Wednesday, September 23, 2015

The Idea of History by R. G. Collingwood

Revised edition 1993 with van der Dussen introduction
In the spring of 1973, I took a course in the Philosophy of History through the Philosophy Department at the University of Iowa from Professor Laird Addis. As a text, he assigned Patrick Gardiner's Theories of History (1959) (The field does not move quickly.)  Included in that book were readings from R.G. Collingwood's The Idea of History. Professor Addis also listed Collingwood's book in the syllabus as a work to read in its entirety if we wanted to write about it. I have no recollection of reading any of it. I have no idea of what Collingwood argued. This could be in part the fault of Professor Addis, who was working in his own book with a neo-positivist perspective on history and the social sciences. (The Logic of Society: A Philosophical Study (1975).) Then again, it was probably because I was a dumb kid. Curious, but still behind the curve.

Since then, reading E.H. Carr, John Lukacs, John Lewis Gaddis, Niall Ferguson, Owen Barfield and others writing about history as a way of knowing, Collingwood's name kept popping up. So, in Jaipur, seeing an inexpensive copy (of the revised edition), I popped for it. It made the trip back to China from the U.S. this year, and now I've completed it.

It is a great book. I kick myself for waiting so long to read it.

As a historian-archeologist and as a philosopher, Collingwood knows his stuff. He treats various issues in detail, constructing sophisticated and subtle arguments with appealing, workman-like prose. While the book changes the way we think, it does so without over-taxing our patience or resolve. Indeed, this work, first published after his death in 1943 through the efforts of his former pupil, T.M. Knox, is composed in some part from lectures given by Collingwood as well as from completed essays. But whether a particular part of the book is based on lectures or on written essays, it makes no difference. While reading Collingwood at any juncture, I had the feeling of listening to someone wise discoursing on a topic that he knows deeply by heart.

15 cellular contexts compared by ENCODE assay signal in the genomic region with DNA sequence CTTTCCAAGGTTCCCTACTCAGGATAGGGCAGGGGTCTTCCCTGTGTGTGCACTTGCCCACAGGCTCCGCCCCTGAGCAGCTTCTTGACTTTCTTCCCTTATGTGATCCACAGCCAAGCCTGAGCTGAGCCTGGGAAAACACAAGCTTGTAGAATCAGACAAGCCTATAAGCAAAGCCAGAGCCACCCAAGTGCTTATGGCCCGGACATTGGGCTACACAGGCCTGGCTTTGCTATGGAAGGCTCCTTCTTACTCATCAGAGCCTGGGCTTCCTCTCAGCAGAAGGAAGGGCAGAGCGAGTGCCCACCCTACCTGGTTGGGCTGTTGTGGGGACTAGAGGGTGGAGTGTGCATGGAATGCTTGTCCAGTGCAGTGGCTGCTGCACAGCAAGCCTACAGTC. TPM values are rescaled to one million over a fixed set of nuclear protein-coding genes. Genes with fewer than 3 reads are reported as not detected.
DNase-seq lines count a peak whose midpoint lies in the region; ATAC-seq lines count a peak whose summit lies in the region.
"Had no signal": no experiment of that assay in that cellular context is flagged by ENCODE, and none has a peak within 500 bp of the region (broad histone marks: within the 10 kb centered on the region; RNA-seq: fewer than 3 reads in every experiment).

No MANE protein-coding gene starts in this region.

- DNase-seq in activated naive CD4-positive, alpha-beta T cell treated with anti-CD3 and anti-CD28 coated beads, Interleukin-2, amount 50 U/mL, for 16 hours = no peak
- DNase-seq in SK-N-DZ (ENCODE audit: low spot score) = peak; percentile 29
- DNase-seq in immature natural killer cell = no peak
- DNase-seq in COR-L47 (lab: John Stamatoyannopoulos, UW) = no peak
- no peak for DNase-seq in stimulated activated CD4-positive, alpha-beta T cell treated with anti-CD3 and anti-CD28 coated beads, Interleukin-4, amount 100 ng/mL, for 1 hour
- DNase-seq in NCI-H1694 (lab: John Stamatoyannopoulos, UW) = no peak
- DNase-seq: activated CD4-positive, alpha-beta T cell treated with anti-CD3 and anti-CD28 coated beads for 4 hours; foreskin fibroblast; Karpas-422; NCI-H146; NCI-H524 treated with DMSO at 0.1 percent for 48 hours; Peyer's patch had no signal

Collingwood means to bring to history that same questioning attitude that marked the development of the natural sciences from the 17th century on. But he doesn't suggest that history is a weak sibling to natural science; instead, he sees history as the gateway to self-knowledge and to understanding our world. Collingwood stakes out his territory very thoroughly.  For instance, he discusses the nature of evidence for historians, and he draws upon the English detective novel tradition of the 1920s and 1930s--Christie and Sayers pop to mind--to illustrate how the historian proceeds. To bookend this practical concern, he deals with the failings of realist and empirical theories of history. He prefaces all of this with a history of the philosophy of history (not a term coined until Voltaire), taking the reader from Herodotus and Thucydides to his own peers, such as Croce and Oakshott.

I could go on at some length about this book, picking almost any page at random to showcase some profound insight, but I'll stop here with the intention of a deeper exploration in the future.

Do I go too far? The Times Literary Supplement named The Idea of History one of the 100 most influential books in western culture since WWII. Whether  that is correct, I know not, but it should be!